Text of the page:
After four years of intensive planning and construction stages and an investment of around CHF 5 million, Bühler opened a new training mill in Nairobi a few weeks ago. The last few years have seen an enormous increase in the need for basic foods in Africa due to the growth of its population. In addition, a change in eating habits has led to a continually rising demand for cereal products. “This growing demand is coming up against a dramatic shortage of specialist workers”, says Schlauri. Few African milling workers can afford expensive training courses in Europe. “We are bringing dual traineeships to Africa in order to educate people locally”, Schlauri explains. It thus does not come as a surprise that the 27 places on the two-year milling course were taken within a very short time and that there is already strong demand for the courses to be run over the next few years.
The school in Nairobi is equipped with state-of-the-art technology. The students are experienced millers who have already accumulated many skills on the job. Now they have been sent to study on this two-year course by their employers, amongst them some of the largest mills in the world, to arm themselves with the necessary education from scratch. How do I store grains correctly? How can I optimize the management of the milling process? What are the most important quality criteria when it comes to flour, how do I measure these and adjust my processes accordingly? This is the kind of knowledge that makes a good miller. It is the miller who decides whether his mill is going badly or well, and whether his owner is losing money or gaining it. No degree of automation of processes can replace this human knowledge.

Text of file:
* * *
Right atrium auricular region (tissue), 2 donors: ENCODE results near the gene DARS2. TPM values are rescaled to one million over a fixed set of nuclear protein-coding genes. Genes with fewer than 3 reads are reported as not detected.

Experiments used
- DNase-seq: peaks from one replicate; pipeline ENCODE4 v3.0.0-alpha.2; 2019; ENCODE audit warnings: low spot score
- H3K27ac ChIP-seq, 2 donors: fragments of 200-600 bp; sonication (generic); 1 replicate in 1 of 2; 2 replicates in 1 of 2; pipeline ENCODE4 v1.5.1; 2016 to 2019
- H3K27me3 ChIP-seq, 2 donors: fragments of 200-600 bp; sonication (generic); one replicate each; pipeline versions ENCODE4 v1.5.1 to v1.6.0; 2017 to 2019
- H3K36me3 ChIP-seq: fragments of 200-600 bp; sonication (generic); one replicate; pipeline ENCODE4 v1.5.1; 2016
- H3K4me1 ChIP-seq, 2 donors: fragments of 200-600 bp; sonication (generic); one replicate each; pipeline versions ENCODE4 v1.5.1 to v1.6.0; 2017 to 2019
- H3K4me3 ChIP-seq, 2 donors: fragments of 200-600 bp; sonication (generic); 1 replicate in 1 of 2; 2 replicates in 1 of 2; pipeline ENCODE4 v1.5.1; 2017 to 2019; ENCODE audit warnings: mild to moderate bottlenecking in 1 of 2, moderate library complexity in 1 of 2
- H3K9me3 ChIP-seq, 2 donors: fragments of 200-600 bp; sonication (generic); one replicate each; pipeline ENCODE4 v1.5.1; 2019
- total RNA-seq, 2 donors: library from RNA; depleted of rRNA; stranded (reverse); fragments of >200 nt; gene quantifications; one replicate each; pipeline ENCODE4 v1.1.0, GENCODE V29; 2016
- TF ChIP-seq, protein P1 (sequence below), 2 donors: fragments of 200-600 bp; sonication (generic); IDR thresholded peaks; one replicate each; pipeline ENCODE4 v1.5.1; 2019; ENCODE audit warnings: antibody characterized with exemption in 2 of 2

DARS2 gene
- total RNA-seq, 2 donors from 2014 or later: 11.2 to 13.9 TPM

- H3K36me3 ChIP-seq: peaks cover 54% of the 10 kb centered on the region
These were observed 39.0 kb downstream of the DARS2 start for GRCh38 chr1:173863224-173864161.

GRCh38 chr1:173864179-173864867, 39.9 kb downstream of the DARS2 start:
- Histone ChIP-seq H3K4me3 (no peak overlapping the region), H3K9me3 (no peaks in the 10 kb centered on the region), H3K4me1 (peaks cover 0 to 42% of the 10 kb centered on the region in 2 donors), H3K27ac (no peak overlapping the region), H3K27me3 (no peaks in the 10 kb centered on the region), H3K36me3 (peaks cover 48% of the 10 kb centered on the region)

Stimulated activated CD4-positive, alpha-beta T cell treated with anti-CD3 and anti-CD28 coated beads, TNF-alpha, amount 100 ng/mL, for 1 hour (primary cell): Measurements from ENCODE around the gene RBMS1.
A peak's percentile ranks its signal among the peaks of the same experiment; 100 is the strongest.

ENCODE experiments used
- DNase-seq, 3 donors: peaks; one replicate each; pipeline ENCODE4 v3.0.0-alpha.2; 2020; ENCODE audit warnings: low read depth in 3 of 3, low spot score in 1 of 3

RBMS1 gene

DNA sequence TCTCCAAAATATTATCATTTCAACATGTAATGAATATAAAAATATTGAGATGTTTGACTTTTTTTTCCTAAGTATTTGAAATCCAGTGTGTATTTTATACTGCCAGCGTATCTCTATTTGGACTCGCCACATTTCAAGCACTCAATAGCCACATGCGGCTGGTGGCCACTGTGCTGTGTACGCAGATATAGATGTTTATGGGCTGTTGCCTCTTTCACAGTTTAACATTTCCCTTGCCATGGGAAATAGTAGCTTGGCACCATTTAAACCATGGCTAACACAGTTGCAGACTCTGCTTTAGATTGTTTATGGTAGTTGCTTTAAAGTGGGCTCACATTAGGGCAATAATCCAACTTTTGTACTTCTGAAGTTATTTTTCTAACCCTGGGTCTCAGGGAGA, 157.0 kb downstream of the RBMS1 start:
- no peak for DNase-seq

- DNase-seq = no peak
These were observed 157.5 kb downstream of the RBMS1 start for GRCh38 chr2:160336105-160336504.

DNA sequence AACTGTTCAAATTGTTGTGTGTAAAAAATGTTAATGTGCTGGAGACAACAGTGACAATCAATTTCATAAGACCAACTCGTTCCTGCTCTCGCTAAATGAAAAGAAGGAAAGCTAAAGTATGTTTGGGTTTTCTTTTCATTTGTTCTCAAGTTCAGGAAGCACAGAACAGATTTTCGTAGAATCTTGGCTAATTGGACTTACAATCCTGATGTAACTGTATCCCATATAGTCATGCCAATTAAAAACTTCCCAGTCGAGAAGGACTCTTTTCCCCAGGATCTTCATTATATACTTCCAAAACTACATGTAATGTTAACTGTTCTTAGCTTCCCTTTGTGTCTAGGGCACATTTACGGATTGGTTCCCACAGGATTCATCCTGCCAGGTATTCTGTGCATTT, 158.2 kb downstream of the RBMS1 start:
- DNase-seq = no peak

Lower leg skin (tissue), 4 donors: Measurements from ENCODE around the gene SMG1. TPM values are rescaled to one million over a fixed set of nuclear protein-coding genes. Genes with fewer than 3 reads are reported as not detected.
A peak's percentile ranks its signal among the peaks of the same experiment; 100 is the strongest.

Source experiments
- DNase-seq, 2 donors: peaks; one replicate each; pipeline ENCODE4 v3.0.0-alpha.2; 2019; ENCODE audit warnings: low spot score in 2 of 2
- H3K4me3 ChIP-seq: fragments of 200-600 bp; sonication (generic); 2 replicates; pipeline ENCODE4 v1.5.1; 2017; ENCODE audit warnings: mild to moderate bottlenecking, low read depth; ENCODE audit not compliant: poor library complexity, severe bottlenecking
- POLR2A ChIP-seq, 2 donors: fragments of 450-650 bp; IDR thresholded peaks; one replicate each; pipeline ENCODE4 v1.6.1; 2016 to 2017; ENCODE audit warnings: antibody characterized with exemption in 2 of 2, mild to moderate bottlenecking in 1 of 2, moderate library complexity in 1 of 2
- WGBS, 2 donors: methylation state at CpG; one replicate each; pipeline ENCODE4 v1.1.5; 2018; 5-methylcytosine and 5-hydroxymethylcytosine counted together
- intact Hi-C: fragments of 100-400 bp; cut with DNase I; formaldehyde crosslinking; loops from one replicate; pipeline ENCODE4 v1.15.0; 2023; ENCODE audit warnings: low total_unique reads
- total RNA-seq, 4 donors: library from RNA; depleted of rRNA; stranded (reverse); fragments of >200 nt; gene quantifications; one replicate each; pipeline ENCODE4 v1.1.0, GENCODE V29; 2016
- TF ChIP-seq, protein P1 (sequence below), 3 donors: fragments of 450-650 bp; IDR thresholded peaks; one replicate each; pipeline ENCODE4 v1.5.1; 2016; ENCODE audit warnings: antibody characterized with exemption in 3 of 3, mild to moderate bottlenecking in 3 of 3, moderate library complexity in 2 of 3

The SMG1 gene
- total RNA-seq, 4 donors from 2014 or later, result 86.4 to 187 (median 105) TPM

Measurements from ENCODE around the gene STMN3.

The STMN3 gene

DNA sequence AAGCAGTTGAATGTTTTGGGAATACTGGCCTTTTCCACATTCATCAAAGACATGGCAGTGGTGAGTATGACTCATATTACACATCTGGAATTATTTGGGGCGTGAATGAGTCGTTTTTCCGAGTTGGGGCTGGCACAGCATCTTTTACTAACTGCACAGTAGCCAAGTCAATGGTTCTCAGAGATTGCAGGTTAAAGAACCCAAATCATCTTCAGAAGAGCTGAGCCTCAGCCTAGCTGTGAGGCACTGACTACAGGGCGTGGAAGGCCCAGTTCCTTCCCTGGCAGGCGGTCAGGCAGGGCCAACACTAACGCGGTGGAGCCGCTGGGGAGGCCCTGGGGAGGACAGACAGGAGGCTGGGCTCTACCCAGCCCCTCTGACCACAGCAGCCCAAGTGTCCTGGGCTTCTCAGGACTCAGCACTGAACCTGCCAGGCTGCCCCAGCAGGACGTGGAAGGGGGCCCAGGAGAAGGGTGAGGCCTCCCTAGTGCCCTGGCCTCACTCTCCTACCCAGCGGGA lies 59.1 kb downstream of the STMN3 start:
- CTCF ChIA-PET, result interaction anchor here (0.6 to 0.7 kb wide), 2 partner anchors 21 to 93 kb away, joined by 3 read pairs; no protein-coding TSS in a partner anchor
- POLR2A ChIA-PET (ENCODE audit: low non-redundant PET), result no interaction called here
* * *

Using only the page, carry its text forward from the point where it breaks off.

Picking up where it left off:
An example: During the milling process, the chaff is separated from the flour. Where this process is run badly and the rollers are worn out the mill’s flour yield will decrease. “In a mill that grinds up to 1,000 tons of grains every day this can accumulate to up to 2% of the yield”, Martin Schlauri explains. More yield in this case means no less than 20 tons of flour – per day! That is equivalent to a fully loaded truck or more than 30,000 one-kilogram loaves of bread. And it’s not just the yield that will be affected – energy use in an optimally managed mill decreases by up to 15%; if the grooves on the rollers have lost their edge this will consequently cost more energy. This example alone shows the importance of a skillful mill operation – “and that’s only one part of the curriculum”, emphasizes Bühler expert Schlauri. Hygiene and safety are two other key features of the course program.
For Bühler, the opening of the milling school in Africa continues a long tradition of education and training, both for its own employees and for its customers. This year Bühler will be celebrating the 100-year anniversary of dual traineeships in Switzerland. 50 years ago the first training mill in Switzerland was established in St. Gallen. Today, Bühler runs milling schools in China, India and the USA, amongst others. “The opening of this new institution means we have attained a new milestone”, says Schlauri.
Bühler already achieves an annual turnover of over CHF 200 million on the African market. This training opportunity will now provide customers with significant added value, since only those who work with trained millers will be able to fully exploit the potential of their machines and raw materials. And in an area of such intense economic growth as the African continent, a full exploitation of all opportunities is vital for every mill.
Media release and the film about the African Milling School were developed in cooperation with the college of higher education in Bern (CH), Department Multimedia Production.
Burkhard Böndel, Head of Corporate Communications, Bühler AG, 9240 Uzwil, Switzerland
Phone: +41 71 955 33 99
Mobile: +41 79 515 91 57